MTV’s Staying Alive Foundation
Interview by Marianne Comparet & Kamran Rafiq (ISNTD) Oct 2013
Georgia Arnold is Executive Director at MTV’s Staying Alive Foundation and also develops and implements social initiatives across MTV’s broad range of channels. Originally launched in 1998 as a show following the lives of six young people infected with HIV, MTV Staying Alive has grown into a Foundation, which continues to produce ground-breaking multimedia content to drive awareness and behaviour change in HIV/AIDS prevention through its award-winning MTV Shuga drama and also funds over 550 projects worldwide. Here, Georgia Arnold speaks about the successes of the shows in terms of health outcomes, the challenges ahead and developing partnerships along the way.
We'd like to start with warm congratulations to MTV for winning this month a third WorldMediaFestival Gold Award, for the TV drama "MTV Shuga"! Set in the clubs, bars and student hangouts of Lagos, this sometimes controversial series is aimed at increasing awareness and attitudes towards HIV/AIDS and manages to touch upon a huge span of themes including responsible sexual behaviour and tolerance, maternal and child health, stigma, family planning, gender-based violence, and women empowerment. Have you found this "edutainment" approach effective in addressing public health challenges and do you feel that there is scope for the health sector in general to expand its use of modern media communication to accelerate public health goals?
Yes, we have absolutely found this approach effective. We have heard from our audiences around the world that they are bored of hearing the same messages over and over again, and often, they hear the messages without them really sinking in or leading to action. What we realised is that by using the TV brand and our platform around the world, we are able to take those messages and recreate them as entertainment; this means that our audiences watch MTV Shuga because it is entertaining but at the same time they are also identifying with the characters on screen and therefore realise that their actions could be putting them in danger. We know from myriad conversations directly with our audiences as well as from several evalua-tions we have had done that our ap-proach yields impact in terms of behaviour change and health objectives, in particular with regards to young people taking the steps to getting tested for HIV.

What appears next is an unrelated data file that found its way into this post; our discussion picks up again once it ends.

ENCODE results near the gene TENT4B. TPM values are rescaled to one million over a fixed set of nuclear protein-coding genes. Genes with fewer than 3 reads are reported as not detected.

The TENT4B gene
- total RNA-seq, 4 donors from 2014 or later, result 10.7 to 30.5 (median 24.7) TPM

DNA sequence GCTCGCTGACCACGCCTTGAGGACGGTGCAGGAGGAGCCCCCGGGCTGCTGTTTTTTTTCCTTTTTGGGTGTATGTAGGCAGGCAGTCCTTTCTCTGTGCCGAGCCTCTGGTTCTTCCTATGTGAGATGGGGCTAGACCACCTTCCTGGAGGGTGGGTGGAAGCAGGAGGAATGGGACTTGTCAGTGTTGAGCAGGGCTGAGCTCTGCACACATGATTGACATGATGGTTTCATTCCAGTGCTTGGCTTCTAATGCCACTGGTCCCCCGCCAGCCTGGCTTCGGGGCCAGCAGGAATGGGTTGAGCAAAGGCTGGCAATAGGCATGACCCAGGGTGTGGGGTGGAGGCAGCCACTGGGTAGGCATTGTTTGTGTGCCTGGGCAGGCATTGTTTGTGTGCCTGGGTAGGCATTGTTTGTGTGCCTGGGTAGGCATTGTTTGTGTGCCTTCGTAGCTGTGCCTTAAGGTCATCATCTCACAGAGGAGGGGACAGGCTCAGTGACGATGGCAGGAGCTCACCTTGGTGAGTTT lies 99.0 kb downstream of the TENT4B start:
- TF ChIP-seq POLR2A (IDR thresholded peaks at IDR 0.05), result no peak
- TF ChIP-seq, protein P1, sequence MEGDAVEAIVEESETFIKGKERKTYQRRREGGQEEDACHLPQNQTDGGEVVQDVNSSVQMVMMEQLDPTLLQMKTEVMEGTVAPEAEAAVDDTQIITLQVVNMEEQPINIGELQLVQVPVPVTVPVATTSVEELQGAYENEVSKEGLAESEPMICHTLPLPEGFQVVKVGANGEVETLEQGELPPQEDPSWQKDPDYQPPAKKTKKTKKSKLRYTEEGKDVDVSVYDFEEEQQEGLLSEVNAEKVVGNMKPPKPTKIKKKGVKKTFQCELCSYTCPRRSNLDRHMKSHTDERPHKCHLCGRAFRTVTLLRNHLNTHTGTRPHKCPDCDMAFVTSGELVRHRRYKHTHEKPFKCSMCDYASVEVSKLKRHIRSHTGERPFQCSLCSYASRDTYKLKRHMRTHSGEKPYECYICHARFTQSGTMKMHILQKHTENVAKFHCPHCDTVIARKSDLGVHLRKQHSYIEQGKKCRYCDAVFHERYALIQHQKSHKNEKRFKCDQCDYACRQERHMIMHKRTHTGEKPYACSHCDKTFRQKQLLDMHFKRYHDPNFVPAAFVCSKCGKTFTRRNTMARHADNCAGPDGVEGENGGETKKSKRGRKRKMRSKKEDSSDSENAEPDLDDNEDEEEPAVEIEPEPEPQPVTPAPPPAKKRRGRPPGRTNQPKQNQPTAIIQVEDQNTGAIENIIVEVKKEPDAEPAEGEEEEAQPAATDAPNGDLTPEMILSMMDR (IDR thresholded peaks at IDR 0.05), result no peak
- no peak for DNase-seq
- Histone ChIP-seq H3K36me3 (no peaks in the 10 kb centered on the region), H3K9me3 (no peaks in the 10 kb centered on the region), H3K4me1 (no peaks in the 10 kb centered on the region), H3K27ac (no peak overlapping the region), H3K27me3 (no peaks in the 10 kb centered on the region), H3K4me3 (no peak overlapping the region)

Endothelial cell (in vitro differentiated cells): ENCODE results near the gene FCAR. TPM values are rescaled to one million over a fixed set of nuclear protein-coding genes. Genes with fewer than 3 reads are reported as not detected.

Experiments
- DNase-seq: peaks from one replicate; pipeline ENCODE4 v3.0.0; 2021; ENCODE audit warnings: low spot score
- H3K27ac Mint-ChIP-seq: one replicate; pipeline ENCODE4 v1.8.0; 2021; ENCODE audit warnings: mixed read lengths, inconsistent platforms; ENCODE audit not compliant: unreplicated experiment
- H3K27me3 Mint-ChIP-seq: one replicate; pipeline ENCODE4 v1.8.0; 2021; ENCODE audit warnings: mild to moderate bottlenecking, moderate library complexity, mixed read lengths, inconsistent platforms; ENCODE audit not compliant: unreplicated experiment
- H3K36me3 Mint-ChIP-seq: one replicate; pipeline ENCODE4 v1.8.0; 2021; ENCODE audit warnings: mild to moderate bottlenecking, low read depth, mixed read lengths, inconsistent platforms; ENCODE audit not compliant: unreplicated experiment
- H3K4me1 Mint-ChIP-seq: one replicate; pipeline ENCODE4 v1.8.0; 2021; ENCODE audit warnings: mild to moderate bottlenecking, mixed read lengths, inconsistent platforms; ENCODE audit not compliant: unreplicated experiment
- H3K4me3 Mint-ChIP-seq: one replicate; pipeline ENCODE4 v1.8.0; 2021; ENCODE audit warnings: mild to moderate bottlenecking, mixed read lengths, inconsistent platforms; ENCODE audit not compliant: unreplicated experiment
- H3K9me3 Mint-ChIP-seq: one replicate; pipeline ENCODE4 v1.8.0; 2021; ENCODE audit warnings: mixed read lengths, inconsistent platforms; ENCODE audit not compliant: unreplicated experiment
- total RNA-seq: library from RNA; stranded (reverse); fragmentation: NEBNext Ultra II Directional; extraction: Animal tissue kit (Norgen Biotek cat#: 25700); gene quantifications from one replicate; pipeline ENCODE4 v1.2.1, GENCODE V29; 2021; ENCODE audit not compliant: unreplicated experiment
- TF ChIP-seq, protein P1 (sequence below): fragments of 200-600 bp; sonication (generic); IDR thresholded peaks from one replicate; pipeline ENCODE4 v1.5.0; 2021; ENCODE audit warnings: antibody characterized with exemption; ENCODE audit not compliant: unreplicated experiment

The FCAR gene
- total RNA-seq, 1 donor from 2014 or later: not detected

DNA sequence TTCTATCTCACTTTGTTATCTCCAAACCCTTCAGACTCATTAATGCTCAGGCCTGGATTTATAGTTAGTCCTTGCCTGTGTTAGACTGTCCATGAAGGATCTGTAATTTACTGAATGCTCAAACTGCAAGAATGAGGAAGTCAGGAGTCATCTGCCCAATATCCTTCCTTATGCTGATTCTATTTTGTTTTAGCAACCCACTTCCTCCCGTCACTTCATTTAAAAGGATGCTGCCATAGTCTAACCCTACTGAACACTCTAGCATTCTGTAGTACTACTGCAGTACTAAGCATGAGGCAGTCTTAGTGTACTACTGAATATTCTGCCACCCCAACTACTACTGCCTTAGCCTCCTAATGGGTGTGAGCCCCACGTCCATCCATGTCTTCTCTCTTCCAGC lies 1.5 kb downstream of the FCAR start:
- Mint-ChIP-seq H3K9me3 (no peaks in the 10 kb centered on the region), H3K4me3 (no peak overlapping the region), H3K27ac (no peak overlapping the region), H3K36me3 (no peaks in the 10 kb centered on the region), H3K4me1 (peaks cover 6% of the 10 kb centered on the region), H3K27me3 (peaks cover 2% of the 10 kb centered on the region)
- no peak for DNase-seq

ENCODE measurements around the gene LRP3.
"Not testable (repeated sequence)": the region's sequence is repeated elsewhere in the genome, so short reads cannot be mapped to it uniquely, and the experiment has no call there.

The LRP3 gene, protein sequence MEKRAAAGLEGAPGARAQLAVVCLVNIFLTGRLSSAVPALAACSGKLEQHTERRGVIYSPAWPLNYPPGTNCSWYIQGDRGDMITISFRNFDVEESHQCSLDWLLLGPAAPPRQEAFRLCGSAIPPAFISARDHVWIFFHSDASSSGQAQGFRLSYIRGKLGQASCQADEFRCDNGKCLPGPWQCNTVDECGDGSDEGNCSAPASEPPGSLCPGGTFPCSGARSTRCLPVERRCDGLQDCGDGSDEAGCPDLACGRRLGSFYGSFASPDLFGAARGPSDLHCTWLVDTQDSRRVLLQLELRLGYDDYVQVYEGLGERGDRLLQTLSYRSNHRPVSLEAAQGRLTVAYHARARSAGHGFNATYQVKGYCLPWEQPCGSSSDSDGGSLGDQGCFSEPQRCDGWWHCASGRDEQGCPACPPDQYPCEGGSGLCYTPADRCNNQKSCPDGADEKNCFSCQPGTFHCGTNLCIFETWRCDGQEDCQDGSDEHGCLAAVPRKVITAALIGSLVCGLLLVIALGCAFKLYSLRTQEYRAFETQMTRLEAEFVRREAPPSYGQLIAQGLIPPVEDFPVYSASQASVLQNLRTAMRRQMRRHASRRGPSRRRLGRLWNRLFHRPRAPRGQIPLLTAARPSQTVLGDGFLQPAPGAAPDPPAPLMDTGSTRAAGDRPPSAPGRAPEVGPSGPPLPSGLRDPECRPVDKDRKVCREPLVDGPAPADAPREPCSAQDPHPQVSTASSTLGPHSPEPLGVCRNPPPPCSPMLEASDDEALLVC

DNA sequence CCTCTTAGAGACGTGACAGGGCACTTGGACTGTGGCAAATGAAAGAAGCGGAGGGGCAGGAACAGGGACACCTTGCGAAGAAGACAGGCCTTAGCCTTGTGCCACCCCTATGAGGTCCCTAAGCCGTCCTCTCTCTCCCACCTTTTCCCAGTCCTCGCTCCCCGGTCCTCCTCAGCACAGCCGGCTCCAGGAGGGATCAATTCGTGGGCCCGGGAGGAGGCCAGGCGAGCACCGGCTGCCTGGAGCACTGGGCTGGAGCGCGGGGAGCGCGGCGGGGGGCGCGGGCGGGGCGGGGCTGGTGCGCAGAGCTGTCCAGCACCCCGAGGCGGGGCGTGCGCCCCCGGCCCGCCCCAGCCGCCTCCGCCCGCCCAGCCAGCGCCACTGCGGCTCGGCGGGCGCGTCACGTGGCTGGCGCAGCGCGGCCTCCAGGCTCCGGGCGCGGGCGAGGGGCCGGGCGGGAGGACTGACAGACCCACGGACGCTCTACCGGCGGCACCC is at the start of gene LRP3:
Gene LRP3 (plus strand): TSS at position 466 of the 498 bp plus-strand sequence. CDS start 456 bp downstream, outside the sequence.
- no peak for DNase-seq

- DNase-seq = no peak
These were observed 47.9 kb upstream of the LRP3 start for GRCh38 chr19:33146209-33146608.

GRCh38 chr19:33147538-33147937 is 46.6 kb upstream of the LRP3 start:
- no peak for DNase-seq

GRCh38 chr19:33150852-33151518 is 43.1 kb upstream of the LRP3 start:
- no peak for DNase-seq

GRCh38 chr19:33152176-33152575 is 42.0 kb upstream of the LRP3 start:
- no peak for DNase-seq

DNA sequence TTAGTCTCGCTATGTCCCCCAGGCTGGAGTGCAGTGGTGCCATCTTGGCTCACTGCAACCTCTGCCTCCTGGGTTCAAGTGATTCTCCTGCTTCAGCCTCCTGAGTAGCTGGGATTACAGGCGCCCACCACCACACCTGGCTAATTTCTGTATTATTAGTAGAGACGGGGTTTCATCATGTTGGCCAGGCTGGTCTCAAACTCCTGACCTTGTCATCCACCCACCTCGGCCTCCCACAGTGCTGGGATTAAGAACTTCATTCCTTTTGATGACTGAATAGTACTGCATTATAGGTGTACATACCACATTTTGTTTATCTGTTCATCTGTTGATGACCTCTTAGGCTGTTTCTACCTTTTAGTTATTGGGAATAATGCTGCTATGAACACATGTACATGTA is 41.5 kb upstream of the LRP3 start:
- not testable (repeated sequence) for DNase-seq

In terms of researching and quantifying your impact, do you have established processes in place or would you like to collaborate further in this direction?
This has been a frustration for a long time for me. Looking back, there have been a lot of evaluations done on MTV Shuga and each has been different – run by different people who looked for different things. If I could go back in time, I wish we could have known that MTV Shuga was going to be so successful because I would have asked to do some long-term evaluation on this and by now we would have a really incredible story to tell! As it is we have a good story to tell. I am not a scientist and sometimes when we talk about evaluation I often feel like we are talking different languages. I do think there is a middle ground in terms of the evaluation - you can spend an enormous amount of money on scientific evaluation and you can spend small amounts of money that sometimes will get you to the same point even if it is slightly less rigorous and for me it’s important to find that middle ground especially when resources are tight.
Could you remind us of when the MTV Staying Alive Foundation was established and what are the main challenges it is currently seeking to tackle?
MTV Staying Alive was launched in 1998 as a brand and at the time it was a TV show about six young people affected and infected with HIV. We realised we could reach millions of young people with our content to improve their health choices and by funding kids on the ground we could also have an impact directly within their wider community. Following its evolution into the MTV Staying Alive Foundation, started in 2005, we have been growing steadily both in terms of material produced as well as projects funded: on the contents side, everything we have created right from the start is produced with created rights cleared and cost free which means that it can be screened at no cost worldwide; on the grants side, the foundation has already given nearly 6 million dollars to about 550 projects globally.